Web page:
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Following The Code or Winging It?
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Guiding your “Code of Conduct ”
- Consider your core values and beliefs as an organization
- Consider your main audience (a mascot for a Children’s Hospital will (and should!!) have a different set of prescribed behaviors than a mascot for a Monster Truck Rally.)
- Consider what your mascot will be doing! Is your mascot attending high profile events where good behavior is important?
- Keep in mind that it’s OK for your mascot’s behavior to vary from venue to venue, as long as you have a solid Code that always applies and a solid personality for your character.
Creating your “Code of Conduct”
Safety of Others
Alcohol and Drugs
CONFLICTS OF INTEREST
Political and Religious Activities
PROTECTING YOUR BRAND
Protection of Mascot and PropertyMake sure that your Code specifies how the costume is stored, and whose responsibility it is to make sure that mascot is safe and stored at the end of the day. Is this the performer’s responsibility? The handler’s? Aside from ensuring the safekeeping of an expensive purchase, physically protecting your mascot can save it from being on the “Missing Mascot List” (but that’s another issue for another time).
Management of Reporting Structure (Hierarchy)The Code of Conduct is a great spot to identify the reporting structure. Who does the performer report to? Who does the handler report to? Make sure that this is clear from the start, as it is the supervisor’s job to make sure that everyone understands the importance of the code!
Personal Use and Social Media ConductAs much as your mascot is a “real bear” he is also a part of your branding and should always be protected. He should only attend company sanctioned events and be used for company sanctioned purposes. In the age of Selfies and Instagram, you can avoid a lot of drama by clarifying the line here. Someone on your team might think it’s really funny to take a photo of the mascot on the toilet, but that could be a little less funny if it meets the wrong eyes. You want to make sure that your mascot enhances your brand…. Not dilutes it! Some points could include:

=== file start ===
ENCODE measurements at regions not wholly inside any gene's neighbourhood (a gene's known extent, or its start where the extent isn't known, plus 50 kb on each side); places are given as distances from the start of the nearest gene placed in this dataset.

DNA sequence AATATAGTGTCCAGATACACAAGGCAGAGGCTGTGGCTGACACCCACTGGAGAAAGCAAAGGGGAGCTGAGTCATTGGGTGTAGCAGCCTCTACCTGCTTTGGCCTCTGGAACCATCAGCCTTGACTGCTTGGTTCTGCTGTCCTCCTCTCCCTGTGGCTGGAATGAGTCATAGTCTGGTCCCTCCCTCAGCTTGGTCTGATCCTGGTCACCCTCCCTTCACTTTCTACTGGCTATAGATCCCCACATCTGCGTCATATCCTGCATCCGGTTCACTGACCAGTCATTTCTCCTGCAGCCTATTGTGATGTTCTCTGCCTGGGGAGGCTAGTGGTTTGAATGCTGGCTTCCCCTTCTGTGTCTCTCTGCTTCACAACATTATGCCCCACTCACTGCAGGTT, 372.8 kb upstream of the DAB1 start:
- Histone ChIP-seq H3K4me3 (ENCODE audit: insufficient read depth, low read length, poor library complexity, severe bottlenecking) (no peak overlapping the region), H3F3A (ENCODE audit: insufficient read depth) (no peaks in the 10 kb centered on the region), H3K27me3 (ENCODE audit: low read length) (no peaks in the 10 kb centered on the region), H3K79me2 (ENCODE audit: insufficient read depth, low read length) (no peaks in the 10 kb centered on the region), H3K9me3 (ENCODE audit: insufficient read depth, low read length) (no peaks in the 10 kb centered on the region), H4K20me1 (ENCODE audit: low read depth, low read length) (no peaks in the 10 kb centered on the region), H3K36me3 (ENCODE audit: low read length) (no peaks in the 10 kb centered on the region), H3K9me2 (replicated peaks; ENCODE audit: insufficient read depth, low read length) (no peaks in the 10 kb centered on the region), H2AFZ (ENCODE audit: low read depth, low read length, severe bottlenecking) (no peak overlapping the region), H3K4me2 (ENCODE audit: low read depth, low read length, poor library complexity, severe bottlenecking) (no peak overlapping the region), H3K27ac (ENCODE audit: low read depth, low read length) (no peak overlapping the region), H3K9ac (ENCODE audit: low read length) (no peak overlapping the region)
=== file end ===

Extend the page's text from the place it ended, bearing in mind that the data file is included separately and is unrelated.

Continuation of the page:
- Do not take personal photos of yourself or anyone else wearing the costume or parts of the costume unless authorized
- Do not take the costume off the storage property unless authorized.
- Always be camera ready when in public.
VIOLATION OF THE CODEThis is vital. Your code and vision should be uppermost in everyone’s mind and influence every mascotting decision that is made. Repercussions for violating the code should be clear. Consider a “warning system” or termination, depending on the severity of the violation. If you've done a great job in creating a Code of Conduct, you may never need to deal with violations!
Implementing your “Code of Conduct”If you rely on volunteers to wear your costume: Provide your volunteer(s) with your “Code of Conduct” at least a few days in advance of their shift. This will allow them to prepare for the role. Consider having a digital copy on file that you can send out to volunteers once they have confirmed with you. Empower your volunteers to act with confidence!
If you have one (or a few) steadfast performer(s): Lucky you! Make sure that each performer has a copy of the “Code” when they begin working for you. As stated above, it may even be helpful to get them to help you make the “Code of Conduct”. This one document will help them make day to day decisions with confidence, knowing that they make a difference to your organization’s branding.
Before “Show Time”:
- Have a huddle with your performer. Discuss their specific role in the event/ day etc. and what tasks are expected.
- Make sure that your performer knows who they are reporting to! There needs to be a hierarchy in place, just like with any other job.
- Does your mascot have a Handler? If so, make sure that “who does what” is clear. You may even want to make a separate “Code of Conduct” for the Handler!
- Give your performer a pep talk!! Even though they will be hidden inside a costume, being a good mascot still takes confidence!
There you have it folks. Protect your brand, protect your mascot, and protect your performer. Some pre-planning is bound to go a long way in ensuring that you have a confident performer (and confident PR team!!) Making a “Mascot Code of Conduct” may seem like a bit of an onerous task, but hopefully these recommendations will help guide you in the right direction!
This content was posted on Gameops.com with permission from Sugar's Mascot Costumes. For more details on Sugar's and their offerings, we encourage you to visit their home page at sugarsmascotcostumes.com
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